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January Fishing Forecast 2020



January is traditionally a time for making rounds at sportsmens' shows, acquiring, fixing and sorting tackle, or even sitting by the fire with a good fishing book.  All this is fine if you have the patience for it.  Some of us, however, would rather rush the new season and get right on the fish.  Despite ever-tightening regulations that have taken both Black Sea Bass and Blackfish off the winter menu i recent years, there are some decent possibilities if you feel so inclined.

     Codfishing is the obvious first choice, of course.  This year's run seems to be off to a decent start with a fair number of market-sized fish already reported on party and charter excursions out of Montauk, Shinnecock, Moriches, Captree, Freeport and Point Lookout.  Some winters the Cod bite lasts right into April but other years the season is front-loaded with action-so it makes sense to get out sooner rather than later if some tasty baccala is in your plans.

     As a rule, boats fishing to the west of Moriches Inlet tend towards wreck fishing while those to the east- especially Montauk- work ledges, humps and even open bottom.  The Montauk action tends to be most consistent over the course of the winter, but heading into the New Year, the better reports so far have been coming from  40- to 60-foot depths within easy reach of Jones, Fire Island and Moriches Inlets.  Mixed into the catches have been Ling, some Pollack, plus a surprising number Haddock as well.

      In case you haven't heard, cod fisherman are a special breed that think nothing (at least out loud!) of fishing in sub- or near freezing temperatures.  What they do care about is fishing on days that feature calm seas.  In fact, being selective about when you sail is the most important piece of the puzzle when it comes  to putting together a quality catch of keepers.  Mild winters are more important than sunshine or warm temperatures because old cows lurking around wrecks generally like their baits to remain still on the bottom and breezy conditions can put a little too much bounce in the line once seas kick up.  Check the weather before you head out and make sure the winds will be less than 15 knots or so if you have the ability to pick and choose your days offshore.  Stiffer winds tend to take the bite out of the catches.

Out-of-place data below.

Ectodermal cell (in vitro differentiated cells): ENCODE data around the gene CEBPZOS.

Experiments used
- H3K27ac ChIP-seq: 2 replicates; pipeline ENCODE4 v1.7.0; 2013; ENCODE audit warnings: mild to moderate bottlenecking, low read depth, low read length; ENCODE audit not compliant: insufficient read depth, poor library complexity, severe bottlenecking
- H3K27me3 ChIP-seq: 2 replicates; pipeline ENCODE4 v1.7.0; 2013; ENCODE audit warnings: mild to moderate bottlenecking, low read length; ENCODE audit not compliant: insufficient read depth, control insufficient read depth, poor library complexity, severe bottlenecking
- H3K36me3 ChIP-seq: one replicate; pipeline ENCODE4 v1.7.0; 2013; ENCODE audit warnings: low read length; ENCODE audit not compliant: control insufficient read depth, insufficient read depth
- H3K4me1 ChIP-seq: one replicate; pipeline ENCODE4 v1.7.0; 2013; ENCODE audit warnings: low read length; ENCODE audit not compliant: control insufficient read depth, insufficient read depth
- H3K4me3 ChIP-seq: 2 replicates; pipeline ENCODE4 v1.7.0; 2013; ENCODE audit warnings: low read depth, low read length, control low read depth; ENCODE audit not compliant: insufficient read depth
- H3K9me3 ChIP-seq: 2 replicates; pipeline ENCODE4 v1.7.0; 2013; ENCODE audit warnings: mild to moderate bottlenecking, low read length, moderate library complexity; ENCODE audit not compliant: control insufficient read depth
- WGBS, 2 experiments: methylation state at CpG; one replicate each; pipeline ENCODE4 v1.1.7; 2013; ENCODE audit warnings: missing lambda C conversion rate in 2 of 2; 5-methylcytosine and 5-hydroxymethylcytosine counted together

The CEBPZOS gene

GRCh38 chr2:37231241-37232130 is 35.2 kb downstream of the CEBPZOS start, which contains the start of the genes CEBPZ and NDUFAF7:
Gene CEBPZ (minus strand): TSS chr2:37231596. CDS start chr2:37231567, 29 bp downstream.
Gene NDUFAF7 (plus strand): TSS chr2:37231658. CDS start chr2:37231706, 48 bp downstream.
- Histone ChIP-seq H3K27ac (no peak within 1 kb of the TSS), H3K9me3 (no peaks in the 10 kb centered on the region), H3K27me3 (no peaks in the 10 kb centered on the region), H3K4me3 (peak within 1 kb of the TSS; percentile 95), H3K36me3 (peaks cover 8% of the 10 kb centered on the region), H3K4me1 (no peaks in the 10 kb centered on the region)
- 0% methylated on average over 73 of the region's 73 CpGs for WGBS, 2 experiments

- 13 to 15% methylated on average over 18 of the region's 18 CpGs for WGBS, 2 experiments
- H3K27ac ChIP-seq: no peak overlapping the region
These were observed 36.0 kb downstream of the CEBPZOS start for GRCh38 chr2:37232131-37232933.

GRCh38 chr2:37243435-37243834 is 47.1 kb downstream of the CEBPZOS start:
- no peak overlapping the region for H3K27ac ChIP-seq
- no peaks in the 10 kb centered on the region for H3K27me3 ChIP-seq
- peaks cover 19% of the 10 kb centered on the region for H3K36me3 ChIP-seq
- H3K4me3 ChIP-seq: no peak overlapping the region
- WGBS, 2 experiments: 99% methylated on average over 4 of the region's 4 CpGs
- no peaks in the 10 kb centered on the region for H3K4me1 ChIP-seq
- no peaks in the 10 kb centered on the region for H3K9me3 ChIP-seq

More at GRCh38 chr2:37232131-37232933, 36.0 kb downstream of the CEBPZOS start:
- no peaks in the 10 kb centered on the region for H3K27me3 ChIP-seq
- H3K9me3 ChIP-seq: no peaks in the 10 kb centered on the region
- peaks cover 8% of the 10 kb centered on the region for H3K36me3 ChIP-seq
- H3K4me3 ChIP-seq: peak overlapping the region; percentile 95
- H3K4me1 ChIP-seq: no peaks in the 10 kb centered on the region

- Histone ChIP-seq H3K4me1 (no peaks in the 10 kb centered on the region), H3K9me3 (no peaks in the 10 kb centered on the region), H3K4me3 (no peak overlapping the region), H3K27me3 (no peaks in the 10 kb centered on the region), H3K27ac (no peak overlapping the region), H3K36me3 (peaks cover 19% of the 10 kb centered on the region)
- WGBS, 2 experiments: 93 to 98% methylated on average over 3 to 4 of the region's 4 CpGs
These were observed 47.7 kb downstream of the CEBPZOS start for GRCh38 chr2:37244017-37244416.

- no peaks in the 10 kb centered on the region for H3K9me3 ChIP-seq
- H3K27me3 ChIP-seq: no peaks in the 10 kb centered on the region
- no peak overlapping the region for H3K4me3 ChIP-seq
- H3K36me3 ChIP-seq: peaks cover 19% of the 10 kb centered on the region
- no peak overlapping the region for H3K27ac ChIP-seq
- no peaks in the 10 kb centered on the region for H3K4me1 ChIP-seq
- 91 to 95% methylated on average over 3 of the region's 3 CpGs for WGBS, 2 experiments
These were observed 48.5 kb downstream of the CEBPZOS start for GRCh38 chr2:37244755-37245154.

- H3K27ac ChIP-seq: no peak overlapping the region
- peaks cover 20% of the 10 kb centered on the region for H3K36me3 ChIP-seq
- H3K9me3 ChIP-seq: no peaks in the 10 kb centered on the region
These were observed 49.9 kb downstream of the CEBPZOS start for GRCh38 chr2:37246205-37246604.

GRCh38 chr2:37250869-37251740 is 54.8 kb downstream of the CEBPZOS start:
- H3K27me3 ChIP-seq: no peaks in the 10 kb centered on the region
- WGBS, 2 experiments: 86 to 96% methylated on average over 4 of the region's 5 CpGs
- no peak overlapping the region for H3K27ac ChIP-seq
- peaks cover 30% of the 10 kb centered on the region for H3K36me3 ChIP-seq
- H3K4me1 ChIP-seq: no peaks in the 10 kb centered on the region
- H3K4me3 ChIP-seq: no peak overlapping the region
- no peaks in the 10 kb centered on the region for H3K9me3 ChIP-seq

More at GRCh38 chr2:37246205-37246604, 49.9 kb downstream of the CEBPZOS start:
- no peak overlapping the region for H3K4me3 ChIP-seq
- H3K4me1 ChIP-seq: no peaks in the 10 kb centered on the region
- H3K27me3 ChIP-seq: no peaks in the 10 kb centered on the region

Skimmer clam is the universal bait for cod that aren't actively chasing baitfish schools. For this fishing, you'll do well to set up with a high-low cod rig and 6-16 ounce sinker depending on water depth and current speed.  Using smaller pieces of skimmer on each hook rather than piling on several big globs of clam, run the point through the tough lip section then wrap the soft belly around the shaft.  Anchor the bait on the hook by impaling a piece of the long stringy edge that encircles the clam, being sure to leave two inches or more of this piece dangling from the hook to flutter enticingly in the current.

      When cod are stacked under sand eels or, more likely, herring , diamond jigging can be an exciting way to work them up.  Depending on water depth and current strength, a 4- to 12 ounce jig , either plain or with a white, green or red tube tail, usually gets the job done.  Tie in a white or chartreuse Berkley Gulp Saltwater 6.5" Memesis, Berkley Gulp Saltwater Jigging Grub or a 4- to 6-inch Got-cha Curly Tail Grub 20 inches above the jig and you're set to go.  The key with jigging cod is to keep your lure close to the bottom and use a medium to slow retrieve.  Be aware, however, that cod, haddock and pollack that are focused on baitfish schools will come off the bottom at times, so give the mid-depths a check every now and then.


     As for tackle, if you haven't made the jump to braided lines, newer style rods and today's more powerful, super smooth reels, now's the time to do it.  Fishing lighter but stronger outfits allow anglers to keep better contact with baits and lures, reach the bottom with lighter weights, feel the slightest pick-up, and quickly yank big fish out of the danger zone around wrecks and rough bottom.  If you are thinking of stepping up your gear, stop in and let us match you with the latest and greatest setups.

      As we went to press, several Long Island open boats were expecting tho chase cod this January.  From west to east, the Super Hawk, Capt. Lou Fleet, Captree Princess, Laura Lee, Hampton Lady, King Cod, Miss Montauk and Viking Fleet all had plans to prospect.  Of course, schedules are subject to change this time of year, be sure to call ahead and confirm departure dates and times.

        If offshore fishing isn't in the cards, there are always tidal options fro January anglers to consider.  Now is a great time for tempting tidal trout at Bubble falls on the Connetquot river, White's Pool on the Nissequogue River and around the Sunrise and Montauk highway overpasses on the Carmens River.  White Perch may be available at these locations to in addition to several east end tidal discharges.


     Herring are yet another option, and like tidal trout, you don't need a boat to reach them.  Just pick up a couple of Herring rigs and head for the popular hot spots like Captree, Jones Beach, Magnolia (Long Beach) and Cedar Beach (Mt. Sinai) piers.  The Shinnecock Canal and Ponquogue Piers, right here by the shop, are another possibility.

     If you plan to pursue your quarry in warmer climates give us a call.  Our staff has had the good fortune to travel the world chasing all manner of species. 

-The White Water Outfitters Staff

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